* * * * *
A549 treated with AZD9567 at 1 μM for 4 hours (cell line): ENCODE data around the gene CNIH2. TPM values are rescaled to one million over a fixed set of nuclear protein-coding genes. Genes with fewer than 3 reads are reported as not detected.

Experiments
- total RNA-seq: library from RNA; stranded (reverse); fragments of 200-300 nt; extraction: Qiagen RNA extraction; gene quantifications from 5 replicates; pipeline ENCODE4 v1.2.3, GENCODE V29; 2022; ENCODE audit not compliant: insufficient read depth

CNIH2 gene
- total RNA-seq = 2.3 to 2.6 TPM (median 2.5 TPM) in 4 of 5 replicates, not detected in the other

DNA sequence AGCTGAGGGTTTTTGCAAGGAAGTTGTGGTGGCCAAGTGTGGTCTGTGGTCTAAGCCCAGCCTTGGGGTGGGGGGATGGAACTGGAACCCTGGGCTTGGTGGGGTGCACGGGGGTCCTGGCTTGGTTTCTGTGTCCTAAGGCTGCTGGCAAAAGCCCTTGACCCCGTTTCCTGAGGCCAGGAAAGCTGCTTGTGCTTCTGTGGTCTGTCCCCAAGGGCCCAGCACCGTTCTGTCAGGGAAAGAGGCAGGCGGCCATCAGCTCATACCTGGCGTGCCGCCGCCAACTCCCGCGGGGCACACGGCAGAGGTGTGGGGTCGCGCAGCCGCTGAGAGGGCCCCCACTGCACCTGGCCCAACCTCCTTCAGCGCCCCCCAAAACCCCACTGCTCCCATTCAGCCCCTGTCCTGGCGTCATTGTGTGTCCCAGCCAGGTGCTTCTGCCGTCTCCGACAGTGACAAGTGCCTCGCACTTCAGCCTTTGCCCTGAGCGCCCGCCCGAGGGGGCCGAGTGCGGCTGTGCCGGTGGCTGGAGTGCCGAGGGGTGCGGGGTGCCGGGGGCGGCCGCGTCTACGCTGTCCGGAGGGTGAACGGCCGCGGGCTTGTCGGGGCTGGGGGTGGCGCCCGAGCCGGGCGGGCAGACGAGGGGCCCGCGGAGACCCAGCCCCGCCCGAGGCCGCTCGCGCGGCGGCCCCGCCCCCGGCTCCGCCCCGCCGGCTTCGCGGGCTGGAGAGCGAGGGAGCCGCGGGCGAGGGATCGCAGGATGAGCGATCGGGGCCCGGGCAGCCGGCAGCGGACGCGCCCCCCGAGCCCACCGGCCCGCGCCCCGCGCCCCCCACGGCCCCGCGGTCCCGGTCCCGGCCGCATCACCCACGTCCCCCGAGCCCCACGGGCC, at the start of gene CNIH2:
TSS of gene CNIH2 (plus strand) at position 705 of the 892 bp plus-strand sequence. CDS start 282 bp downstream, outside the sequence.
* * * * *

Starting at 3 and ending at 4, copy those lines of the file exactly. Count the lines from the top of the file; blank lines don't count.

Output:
- total RNA-seq: library from RNA; stranded (reverse); fragments of 200-300 nt; extraction: Qiagen RNA extraction; gene quantifications from 5 replicates; pipeline ENCODE4 v1.2.3, GENCODE V29; 2022; ENCODE audit not compliant: insufficient read depth

CNIH2 gene